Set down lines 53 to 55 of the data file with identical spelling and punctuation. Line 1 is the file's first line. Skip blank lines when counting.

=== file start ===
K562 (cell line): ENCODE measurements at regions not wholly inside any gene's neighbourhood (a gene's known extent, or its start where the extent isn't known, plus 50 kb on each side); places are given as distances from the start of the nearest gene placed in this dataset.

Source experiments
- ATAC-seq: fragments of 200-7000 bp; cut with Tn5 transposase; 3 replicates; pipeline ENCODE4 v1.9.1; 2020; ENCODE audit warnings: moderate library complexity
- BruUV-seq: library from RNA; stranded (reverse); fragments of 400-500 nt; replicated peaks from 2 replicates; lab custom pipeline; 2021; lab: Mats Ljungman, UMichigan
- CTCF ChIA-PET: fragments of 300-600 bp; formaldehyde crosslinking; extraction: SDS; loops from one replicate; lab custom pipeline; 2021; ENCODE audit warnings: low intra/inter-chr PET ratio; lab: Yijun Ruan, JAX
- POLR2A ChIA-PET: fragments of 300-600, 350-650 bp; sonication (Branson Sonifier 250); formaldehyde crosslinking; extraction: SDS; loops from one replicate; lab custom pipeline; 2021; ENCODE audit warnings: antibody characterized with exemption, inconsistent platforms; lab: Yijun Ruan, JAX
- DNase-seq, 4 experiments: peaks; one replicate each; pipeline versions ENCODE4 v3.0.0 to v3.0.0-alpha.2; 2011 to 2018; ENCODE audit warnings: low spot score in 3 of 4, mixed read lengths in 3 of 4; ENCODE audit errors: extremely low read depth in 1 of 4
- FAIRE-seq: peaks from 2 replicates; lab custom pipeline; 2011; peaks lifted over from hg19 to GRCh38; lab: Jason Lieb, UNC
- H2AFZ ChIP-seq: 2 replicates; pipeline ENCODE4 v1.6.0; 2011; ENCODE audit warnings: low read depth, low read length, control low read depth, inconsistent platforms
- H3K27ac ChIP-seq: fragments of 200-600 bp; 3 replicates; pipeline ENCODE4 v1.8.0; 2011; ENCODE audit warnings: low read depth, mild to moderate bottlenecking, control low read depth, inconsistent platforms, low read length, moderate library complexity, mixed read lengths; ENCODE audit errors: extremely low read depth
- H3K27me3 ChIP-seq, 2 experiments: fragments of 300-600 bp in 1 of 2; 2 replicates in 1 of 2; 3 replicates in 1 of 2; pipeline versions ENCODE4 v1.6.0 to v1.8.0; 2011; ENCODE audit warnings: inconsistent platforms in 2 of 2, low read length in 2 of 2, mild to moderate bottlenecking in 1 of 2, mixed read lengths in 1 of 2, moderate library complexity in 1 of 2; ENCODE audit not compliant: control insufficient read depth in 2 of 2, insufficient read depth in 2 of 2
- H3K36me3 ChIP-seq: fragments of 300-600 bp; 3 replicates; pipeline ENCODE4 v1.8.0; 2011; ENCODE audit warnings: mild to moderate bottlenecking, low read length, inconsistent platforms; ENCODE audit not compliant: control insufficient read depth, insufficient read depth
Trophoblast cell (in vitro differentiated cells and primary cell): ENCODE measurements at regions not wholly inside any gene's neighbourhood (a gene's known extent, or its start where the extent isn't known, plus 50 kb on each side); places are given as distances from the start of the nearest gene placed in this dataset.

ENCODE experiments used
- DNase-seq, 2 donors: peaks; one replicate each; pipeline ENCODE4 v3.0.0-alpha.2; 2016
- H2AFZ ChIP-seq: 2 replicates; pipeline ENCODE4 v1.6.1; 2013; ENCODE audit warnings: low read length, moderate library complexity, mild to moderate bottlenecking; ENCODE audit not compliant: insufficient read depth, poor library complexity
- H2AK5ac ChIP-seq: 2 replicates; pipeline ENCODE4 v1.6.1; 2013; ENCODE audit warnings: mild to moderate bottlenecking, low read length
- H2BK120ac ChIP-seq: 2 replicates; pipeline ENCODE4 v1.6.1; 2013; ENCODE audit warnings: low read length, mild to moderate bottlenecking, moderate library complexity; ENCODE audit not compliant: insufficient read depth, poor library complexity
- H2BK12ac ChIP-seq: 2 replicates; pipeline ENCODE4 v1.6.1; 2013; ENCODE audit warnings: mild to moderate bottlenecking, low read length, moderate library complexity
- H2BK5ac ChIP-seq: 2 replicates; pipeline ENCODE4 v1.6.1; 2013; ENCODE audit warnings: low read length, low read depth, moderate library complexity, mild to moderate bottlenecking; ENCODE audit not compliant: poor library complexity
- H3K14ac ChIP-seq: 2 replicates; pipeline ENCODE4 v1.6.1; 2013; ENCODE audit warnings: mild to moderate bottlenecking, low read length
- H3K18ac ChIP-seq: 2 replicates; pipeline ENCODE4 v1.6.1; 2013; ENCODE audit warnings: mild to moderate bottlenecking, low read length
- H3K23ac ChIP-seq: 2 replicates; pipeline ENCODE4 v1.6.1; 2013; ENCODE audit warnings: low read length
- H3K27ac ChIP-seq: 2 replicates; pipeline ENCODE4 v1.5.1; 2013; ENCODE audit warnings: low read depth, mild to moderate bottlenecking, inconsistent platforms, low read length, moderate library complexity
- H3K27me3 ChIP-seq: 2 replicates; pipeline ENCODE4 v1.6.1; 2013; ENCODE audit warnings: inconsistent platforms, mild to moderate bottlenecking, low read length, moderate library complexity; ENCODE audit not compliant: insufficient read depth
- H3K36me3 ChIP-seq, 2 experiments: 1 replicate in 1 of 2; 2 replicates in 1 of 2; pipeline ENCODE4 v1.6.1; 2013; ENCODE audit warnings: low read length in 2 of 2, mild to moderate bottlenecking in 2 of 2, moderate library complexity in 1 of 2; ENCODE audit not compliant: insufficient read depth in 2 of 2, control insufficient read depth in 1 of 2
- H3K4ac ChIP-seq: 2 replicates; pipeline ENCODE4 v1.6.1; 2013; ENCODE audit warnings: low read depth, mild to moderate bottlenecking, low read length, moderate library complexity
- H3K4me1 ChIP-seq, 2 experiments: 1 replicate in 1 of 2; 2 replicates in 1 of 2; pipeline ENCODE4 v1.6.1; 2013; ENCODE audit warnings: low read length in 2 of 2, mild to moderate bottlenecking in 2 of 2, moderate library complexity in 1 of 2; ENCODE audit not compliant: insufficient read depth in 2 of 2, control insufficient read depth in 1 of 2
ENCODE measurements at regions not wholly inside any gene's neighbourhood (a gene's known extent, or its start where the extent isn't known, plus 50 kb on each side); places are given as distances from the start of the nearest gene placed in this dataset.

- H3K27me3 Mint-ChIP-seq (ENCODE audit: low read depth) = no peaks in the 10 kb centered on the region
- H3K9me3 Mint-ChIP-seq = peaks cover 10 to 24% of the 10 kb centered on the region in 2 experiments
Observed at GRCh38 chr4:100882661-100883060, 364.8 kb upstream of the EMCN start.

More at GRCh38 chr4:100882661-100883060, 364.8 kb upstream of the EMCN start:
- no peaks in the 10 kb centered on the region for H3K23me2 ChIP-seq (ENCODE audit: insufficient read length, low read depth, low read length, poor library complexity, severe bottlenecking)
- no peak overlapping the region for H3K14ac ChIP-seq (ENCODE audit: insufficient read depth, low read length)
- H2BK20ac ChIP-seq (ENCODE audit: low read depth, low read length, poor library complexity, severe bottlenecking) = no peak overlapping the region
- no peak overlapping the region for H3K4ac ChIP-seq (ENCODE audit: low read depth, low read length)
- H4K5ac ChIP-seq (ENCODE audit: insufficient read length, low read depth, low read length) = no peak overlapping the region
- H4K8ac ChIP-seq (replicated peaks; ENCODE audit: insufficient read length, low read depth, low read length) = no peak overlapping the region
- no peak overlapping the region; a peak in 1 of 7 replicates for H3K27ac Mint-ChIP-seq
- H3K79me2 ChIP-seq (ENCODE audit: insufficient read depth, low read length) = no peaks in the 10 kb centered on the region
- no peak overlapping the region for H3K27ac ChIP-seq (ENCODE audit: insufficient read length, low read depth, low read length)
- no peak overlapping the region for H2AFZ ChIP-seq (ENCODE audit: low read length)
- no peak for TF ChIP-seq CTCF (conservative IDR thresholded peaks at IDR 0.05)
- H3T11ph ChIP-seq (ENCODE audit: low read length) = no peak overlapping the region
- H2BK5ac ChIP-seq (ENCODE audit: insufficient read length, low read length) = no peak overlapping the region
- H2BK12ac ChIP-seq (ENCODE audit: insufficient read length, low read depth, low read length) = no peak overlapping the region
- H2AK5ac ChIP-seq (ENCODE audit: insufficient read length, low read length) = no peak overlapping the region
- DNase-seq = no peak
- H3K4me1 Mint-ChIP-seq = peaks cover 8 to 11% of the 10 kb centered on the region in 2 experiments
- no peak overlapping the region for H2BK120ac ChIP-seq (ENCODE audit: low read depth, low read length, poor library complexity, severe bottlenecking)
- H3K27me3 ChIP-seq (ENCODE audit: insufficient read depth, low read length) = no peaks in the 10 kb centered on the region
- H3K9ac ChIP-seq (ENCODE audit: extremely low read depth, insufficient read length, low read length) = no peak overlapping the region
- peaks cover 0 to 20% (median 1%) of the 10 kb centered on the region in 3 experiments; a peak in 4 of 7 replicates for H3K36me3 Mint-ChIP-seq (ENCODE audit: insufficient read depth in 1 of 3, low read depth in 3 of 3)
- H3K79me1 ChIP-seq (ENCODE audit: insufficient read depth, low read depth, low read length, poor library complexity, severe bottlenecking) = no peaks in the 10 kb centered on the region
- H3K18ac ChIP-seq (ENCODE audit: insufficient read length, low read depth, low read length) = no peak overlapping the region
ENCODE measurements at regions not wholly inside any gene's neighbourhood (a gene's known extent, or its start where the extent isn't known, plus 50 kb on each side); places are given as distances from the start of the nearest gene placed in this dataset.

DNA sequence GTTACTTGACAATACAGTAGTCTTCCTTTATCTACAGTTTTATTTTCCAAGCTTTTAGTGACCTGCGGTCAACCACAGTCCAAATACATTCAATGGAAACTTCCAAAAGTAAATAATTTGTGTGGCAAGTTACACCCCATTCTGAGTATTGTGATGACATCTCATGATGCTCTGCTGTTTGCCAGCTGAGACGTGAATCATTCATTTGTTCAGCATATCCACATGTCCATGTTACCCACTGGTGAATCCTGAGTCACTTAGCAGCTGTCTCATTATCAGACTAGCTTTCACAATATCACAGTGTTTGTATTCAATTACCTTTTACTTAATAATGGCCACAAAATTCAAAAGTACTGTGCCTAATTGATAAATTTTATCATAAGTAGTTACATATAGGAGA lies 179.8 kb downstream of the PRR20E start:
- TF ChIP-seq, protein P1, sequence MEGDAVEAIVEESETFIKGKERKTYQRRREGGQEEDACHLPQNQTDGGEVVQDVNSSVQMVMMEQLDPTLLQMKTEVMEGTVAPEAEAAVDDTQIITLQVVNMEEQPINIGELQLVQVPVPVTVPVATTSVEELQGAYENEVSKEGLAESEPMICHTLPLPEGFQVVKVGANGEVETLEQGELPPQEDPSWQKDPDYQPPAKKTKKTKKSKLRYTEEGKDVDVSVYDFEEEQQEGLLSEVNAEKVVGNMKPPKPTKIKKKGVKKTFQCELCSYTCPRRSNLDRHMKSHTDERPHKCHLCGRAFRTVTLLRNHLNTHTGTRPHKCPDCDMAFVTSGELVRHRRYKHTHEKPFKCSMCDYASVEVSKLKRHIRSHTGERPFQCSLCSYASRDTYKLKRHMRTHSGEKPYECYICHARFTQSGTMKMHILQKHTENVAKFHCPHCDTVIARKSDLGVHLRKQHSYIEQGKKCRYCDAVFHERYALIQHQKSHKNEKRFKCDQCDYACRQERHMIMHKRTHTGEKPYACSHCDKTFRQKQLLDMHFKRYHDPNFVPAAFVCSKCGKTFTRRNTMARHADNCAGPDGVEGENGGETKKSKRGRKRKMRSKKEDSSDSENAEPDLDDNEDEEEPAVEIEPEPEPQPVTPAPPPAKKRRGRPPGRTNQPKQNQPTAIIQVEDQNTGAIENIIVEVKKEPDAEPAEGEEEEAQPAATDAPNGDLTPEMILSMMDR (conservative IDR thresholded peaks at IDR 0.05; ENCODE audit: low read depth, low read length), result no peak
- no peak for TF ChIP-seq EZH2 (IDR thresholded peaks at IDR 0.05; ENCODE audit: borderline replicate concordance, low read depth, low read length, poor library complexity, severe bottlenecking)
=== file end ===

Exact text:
- H3K9ac ChIP-seq (ENCODE audit: extremely low read depth, insufficient read length, low read length) = no peak overlapping the region
- peaks cover 0 to 20% (median 1%) of the 10 kb centered on the region in 3 experiments; a peak in 4 of 7 replicates for H3K36me3 Mint-ChIP-seq (ENCODE audit: insufficient read depth in 1 of 3, low read depth in 3 of 3)
- H3K79me1 ChIP-seq (ENCODE audit: insufficient read depth, low read depth, low read length, poor library complexity, severe bottlenecking) = no peaks in the 10 kb centered on the region